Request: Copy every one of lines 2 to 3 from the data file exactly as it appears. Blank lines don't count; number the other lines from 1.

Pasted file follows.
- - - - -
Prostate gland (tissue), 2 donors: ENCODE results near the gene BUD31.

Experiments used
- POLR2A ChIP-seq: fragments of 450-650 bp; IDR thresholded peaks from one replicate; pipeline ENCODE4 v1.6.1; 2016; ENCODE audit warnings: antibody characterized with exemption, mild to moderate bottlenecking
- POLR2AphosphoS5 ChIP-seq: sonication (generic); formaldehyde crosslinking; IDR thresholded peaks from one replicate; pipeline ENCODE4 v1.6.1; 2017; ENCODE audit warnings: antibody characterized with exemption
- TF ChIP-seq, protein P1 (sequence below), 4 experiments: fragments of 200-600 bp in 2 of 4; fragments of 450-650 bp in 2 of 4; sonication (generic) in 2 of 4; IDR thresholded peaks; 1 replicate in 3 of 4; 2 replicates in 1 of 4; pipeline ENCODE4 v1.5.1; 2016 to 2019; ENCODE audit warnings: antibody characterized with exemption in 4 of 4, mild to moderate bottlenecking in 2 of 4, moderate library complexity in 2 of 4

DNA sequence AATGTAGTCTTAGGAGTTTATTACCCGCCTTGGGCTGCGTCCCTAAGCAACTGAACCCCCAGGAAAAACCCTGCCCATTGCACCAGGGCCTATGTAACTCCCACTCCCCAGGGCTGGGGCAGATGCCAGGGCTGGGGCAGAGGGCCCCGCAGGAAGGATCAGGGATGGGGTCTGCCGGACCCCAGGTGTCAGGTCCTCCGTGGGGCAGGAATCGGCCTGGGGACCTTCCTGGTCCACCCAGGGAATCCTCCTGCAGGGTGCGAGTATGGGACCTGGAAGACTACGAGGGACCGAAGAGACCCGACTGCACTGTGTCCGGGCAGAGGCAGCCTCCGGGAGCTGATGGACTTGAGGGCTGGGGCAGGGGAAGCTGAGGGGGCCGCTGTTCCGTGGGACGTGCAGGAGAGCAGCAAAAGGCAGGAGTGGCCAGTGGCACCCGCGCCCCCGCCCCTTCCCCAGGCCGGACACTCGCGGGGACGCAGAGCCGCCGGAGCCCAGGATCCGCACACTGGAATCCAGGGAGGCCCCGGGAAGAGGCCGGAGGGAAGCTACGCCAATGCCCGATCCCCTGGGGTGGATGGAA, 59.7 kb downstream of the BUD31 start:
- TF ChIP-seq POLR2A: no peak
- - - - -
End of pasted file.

Experiments used
- POLR2A ChIP-seq: fragments of 450-650 bp; IDR thresholded peaks from one replicate; pipeline ENCODE4 v1.6.1; 2016; ENCODE audit warnings: antibody characterized with exemption, mild to moderate bottlenecking